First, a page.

'The Land Of New Hope' takes place in the future, in a time when mankinds destructive ways has left mayhem and a hostile environment around us so the few people that are left have to fight for survival. The embark on a journey for the land of the dreams and stories, the paradice or whatever you'd like to call it - The Land Of New Hope perhaps? The journey is the story told and we hear it from two female and four male vocalists. Most songs are sung by Rob Rock, Russel Allen and Elize Ryd and together they actually cover nine of the ten song - three of which together. The conclusion of the album, however, has been left for the promised voice of power metal - Michael Kiske, whom Tolkki has used before on his album 'Hymn To Life' - an album where Kiske sung the song Key To The Universe. However, I don't think Kiske becomes some sort of "savior of the album in the eleventh hour" because there is so many great vocalists doing a good job on this album and if you want to hear the best vocal performance of the album you should instead direct your ears to the track Shine, where Elize Ryd and Sharon Den Adel sings duett - it's like angels singing to music from power metal harps. Besides I've seen some critics saying Kiskes vibrator's too big… sorry, meant vibrato. I think it's a fair point, but a bit exaggerated to be honest.

The album as such I find is well-made in every way. The production side is good with a great sound, nice mixing and high quality feel. Song-wise I find most of the material good too with plenty of variation, exciting structure and clearly out of line with most other things in the genre - and that's mostly something positive, if you ask me. I think it does a lot to work with the right people when you do things like this and in contrast to Sammet and his Avantasia, Tolkki has used a lot less musicians and instead seems to have concentrated on getting people that are really good - not just write people in to roles for the sake of having names in the credit list, which Sammet seems to have done more and more lately. Ryd and Rock does most track (five and six respectively) and along with the rest of the vocalists they really raise the bar of the album, lifting the tracks that Tolkki hasn't managed to get right from the beginning (or been a bit too creative with his ideas). I think for example A World Without Us is a difficult song that would have been quite poor if not for the vocalists (and then the whole album would probably have felt weaker).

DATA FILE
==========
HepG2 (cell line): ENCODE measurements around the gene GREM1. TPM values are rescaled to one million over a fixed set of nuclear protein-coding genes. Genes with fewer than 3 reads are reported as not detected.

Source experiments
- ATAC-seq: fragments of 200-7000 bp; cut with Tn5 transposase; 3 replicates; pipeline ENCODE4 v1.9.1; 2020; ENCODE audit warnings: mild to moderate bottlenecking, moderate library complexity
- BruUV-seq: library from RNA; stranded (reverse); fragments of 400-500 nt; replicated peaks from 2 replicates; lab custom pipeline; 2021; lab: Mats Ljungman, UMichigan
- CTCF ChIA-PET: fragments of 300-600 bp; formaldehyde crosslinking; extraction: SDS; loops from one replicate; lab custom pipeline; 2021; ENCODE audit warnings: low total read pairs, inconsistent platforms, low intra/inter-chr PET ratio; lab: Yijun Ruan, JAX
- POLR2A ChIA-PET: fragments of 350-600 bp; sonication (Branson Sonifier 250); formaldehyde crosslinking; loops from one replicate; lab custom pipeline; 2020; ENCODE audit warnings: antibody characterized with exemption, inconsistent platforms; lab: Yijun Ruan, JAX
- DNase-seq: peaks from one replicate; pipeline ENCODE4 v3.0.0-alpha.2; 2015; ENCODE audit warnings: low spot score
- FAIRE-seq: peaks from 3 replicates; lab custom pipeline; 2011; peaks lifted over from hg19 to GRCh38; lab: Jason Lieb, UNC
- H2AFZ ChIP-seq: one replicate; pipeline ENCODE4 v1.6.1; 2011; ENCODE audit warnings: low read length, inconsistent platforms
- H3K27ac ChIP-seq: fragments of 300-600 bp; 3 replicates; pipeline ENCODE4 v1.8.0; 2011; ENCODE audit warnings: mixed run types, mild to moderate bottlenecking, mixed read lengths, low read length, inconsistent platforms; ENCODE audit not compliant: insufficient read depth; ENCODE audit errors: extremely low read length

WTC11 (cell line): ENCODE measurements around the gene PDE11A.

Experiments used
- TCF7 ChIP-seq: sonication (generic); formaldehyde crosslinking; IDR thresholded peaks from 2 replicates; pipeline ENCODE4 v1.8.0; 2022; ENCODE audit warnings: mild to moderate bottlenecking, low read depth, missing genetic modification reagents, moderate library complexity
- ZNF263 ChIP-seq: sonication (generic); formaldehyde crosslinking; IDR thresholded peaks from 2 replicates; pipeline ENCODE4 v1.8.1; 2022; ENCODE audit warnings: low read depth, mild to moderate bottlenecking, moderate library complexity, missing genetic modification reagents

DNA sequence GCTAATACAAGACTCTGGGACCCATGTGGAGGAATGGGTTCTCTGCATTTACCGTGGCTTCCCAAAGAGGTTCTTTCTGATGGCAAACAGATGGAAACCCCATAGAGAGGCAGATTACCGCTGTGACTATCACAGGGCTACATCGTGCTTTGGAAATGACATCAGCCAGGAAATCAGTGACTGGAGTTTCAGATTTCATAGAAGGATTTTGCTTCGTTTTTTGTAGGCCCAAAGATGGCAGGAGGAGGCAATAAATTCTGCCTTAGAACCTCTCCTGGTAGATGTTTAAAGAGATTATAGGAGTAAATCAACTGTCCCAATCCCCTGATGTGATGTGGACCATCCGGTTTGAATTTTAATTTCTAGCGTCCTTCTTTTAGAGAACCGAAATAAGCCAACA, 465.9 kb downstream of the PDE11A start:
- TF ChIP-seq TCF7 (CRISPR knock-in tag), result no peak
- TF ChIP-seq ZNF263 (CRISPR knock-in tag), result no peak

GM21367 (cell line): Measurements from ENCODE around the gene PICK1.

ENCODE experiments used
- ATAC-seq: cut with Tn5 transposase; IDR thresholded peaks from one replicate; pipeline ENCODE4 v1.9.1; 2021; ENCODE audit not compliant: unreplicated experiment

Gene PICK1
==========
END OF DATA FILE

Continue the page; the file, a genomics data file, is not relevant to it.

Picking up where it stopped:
On the instrumental side I think Tolkki's made a good job overall, but here he's probably played his cards a bit too unconventional on some of the tracks. I think there are parts where the unpredictability just goes one step too far, but then there are also tracks where it seems like Tolkkis just takes out his Stratovarius notes-book and after thinking "what worked best?" just copied and pasted a few of the things, only covering it with an odd keyboard line or something- We Will Find A Way and To The Edge Of The Earth are probably the two that takes it to the extreme.

As a whole, though, I still think 'The Land Of New Hope' is a really good album and even though there might be a lack of tracks that will become immortal, I think there is a overall high quality on more or less all the 51 minutes of this album. I think some of it is down to Tolkki trying to find something different in this otherwise so trite genre. It's not all songs where it works, and in some of them he doesn't seem to try, but he has the manpower to still get a good performance out of it and the album therefore have no problems finding itself somewhere above average. It's not perfect - but we've found new hope, let's keep it alive!



Label: Frontiers Records
Three similar bands: Avantasia/Aina/Stratovarius
Rating: HHHHHHH (5/7)
Reviewer: Caj Källmalm